The brute force path, is an extra cpu load.  Inverting the filter function is probably better.  Asking NI to have their general purpose VIs "do the right thing" is even better.  This isn't "my choice" or "my app" that should do this.  I can program my own filter and set it up so initialize works as one would expect.  BUT the point of LV is that they are providing these features/functions and they should work.  I will probably write a fixed filter function that does a back calculation with the coefficients from the filter but NI should know that their function is broken.  (and even take ownership and fix it)

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I think we come at it with different notions of what "initialize" should mean.

 

I've typically used the waveform or array-based IIR filter functions because I'm most typically doing filtering when doing analog acquisition at a rate that has me processing data in chunks.  Now as I looked into things a bit more, I see that some of these chunk-at-a-time functions refer to the relevant boolean input as "reset filter".   And the advanced help explicitly declares that it will set internal filter states to 0.   This is what I learned on, this is what I'm used to.

 

Meanwhile, the Pt-by-Pt functions seem to use the terminology "initialize" and the help only declares that it will "initialize the internal state", which leaves plenty of room for interpretation and varying expectations, including yours.

 

Long long ago when I was learning LabVIEW, only the array-based filter functions were in regular LabVIEW.  Distinct waveform-based functions were added at a certain point and the Pt-by-Pt family of functions were also added at a (different?) particular point.  It kinda appears that each individual generation of filter functions is pretty consistent in how it names the reset/init boolean and also consistent in how much detail the help reveals.  I've been accustomed to the "reset" terminology and behavior for so long, I automatically expected the zeroing behavior even when the input terminal was renamed to say "initialize".  But now I see the rationale for your different expectation.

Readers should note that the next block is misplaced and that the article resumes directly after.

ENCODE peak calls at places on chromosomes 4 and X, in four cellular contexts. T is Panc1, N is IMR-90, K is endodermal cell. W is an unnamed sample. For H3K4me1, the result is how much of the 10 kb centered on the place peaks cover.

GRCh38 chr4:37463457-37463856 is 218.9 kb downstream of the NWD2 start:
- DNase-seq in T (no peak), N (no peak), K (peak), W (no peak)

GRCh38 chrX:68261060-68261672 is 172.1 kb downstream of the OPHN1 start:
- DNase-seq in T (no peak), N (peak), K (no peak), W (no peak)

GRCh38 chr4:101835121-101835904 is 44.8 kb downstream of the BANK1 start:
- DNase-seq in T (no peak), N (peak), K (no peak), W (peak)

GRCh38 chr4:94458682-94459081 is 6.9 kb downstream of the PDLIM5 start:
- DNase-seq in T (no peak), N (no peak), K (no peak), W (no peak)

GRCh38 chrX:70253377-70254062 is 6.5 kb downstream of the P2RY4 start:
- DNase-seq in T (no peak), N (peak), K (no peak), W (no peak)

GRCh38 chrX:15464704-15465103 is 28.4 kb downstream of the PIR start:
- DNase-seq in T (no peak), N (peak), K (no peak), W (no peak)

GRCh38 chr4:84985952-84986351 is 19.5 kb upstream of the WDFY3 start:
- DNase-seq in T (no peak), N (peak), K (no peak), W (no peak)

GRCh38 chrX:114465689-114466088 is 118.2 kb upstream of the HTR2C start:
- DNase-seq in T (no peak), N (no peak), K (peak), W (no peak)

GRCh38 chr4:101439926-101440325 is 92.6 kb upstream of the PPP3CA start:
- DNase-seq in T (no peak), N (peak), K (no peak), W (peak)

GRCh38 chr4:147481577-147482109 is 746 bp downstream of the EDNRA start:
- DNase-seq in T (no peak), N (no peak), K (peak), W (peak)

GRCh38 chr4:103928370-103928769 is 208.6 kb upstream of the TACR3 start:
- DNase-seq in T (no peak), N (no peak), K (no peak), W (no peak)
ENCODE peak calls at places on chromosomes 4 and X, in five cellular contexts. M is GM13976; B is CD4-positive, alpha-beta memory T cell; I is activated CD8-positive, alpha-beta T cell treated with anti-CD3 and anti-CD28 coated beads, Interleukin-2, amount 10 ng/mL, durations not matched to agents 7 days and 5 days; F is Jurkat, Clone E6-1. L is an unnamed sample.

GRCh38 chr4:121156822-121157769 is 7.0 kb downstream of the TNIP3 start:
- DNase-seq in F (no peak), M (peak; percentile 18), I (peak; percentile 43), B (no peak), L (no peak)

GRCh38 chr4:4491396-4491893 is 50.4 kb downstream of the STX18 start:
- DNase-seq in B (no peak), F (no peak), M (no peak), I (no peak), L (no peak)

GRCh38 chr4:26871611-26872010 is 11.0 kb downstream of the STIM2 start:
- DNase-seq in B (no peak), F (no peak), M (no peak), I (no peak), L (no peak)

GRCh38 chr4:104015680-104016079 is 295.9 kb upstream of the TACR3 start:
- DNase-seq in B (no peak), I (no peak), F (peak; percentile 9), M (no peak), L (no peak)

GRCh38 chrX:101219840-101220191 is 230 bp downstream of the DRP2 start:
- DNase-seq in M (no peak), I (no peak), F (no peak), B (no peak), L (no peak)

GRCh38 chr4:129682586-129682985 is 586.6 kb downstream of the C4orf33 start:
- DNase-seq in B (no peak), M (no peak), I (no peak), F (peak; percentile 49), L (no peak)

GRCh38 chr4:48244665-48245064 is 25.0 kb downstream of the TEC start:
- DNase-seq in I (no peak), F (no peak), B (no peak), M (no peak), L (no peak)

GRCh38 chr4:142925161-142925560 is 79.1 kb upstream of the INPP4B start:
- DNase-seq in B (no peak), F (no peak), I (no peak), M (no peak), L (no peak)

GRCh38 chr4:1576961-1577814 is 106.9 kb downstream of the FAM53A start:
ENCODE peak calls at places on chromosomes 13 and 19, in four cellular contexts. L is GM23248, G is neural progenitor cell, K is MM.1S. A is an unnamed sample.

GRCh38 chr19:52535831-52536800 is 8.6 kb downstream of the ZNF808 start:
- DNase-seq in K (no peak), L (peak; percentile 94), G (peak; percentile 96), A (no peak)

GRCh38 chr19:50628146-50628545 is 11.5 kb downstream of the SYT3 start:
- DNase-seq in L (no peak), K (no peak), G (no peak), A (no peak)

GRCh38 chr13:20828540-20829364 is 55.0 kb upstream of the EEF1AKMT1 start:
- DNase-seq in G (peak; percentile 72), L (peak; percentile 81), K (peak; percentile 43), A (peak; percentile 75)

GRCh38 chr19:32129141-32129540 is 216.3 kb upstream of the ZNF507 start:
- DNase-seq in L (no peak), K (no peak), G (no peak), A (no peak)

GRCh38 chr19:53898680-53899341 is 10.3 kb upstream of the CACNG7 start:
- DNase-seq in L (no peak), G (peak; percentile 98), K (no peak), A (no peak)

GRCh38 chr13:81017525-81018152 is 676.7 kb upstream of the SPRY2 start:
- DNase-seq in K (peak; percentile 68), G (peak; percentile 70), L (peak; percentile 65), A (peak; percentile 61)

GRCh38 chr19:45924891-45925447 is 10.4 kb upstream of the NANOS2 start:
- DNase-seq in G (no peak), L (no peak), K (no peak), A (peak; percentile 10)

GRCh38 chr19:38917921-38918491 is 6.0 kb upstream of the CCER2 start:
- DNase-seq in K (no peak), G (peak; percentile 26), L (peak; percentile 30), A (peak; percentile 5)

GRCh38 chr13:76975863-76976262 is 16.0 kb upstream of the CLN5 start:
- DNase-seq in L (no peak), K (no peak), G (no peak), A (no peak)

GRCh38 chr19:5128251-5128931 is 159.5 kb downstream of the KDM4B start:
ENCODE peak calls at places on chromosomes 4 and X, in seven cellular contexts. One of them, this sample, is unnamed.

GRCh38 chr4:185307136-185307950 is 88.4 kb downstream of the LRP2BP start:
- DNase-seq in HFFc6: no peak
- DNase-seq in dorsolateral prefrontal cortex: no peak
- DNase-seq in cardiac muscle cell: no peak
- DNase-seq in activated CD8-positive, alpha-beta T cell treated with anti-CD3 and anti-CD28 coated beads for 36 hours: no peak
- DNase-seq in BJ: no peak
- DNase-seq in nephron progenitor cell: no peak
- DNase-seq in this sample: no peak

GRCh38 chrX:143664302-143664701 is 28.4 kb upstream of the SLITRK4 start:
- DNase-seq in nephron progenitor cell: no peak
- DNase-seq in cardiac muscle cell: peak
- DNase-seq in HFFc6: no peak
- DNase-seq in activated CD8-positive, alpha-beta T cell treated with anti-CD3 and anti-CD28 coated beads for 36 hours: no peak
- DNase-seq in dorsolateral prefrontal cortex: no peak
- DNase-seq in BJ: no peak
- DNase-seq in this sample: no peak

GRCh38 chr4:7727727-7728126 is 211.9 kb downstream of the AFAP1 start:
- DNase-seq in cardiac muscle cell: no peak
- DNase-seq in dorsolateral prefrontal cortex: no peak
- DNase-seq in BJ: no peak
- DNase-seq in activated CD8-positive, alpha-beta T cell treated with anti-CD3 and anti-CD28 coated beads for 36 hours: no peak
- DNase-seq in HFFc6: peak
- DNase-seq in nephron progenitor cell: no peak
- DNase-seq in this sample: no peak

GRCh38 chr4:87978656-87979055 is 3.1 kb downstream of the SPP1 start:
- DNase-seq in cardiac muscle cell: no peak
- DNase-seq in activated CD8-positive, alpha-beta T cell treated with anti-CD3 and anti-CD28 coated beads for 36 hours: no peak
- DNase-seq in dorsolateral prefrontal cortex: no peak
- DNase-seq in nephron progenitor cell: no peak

I guess you could try to write something up about this for the Idea Exchange, but I suspect it'll be a tough sell due to the long history of present behavior and the importance of back-compatibility.  The kind of "initialize" you want could definitely be useful.  But the present "reset to 0s" behavior would need to be the default.  Supporting both those modes plus normal continuous behavior would take more than a single boolean input to designate.  Adding another input and a new behavior to all the filter functions would be a pretty big implementation task.

 


I will probably write a fixed filter function that does a back calculation with the coefficients from the filter but NI should know that their function is broken.  (and even take ownership and fix it)

If you *do* post to the Idea Exchange, might I suggest / request that you post your "fixed" filter function along with enough description that others could make their own corresponding mods for other filter topologies besides Butterworth?

 

 

-Kevin P

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It will take awhile to post to the exchange, but I will try to post a complete solution.  I agree that passing in an array is significantly different than passing in a pt-by-pt, but even so, you have end effects which can be dealt with a number of ways.  Most (such as bounce and feed forward) are not available to a pt-by-pt function.

 

But "zero" is just a special case of initializing the filter to some value.  If you pass zero to the input and initialize it has the current behavior and pass x to the input it will have a more "bumpless" behavior.

 

Getting NI to adopt anything suggested outside the bubble can be a many year project.  A very strong case of NIH syndrome.  But tilting at windmills is my normal mode.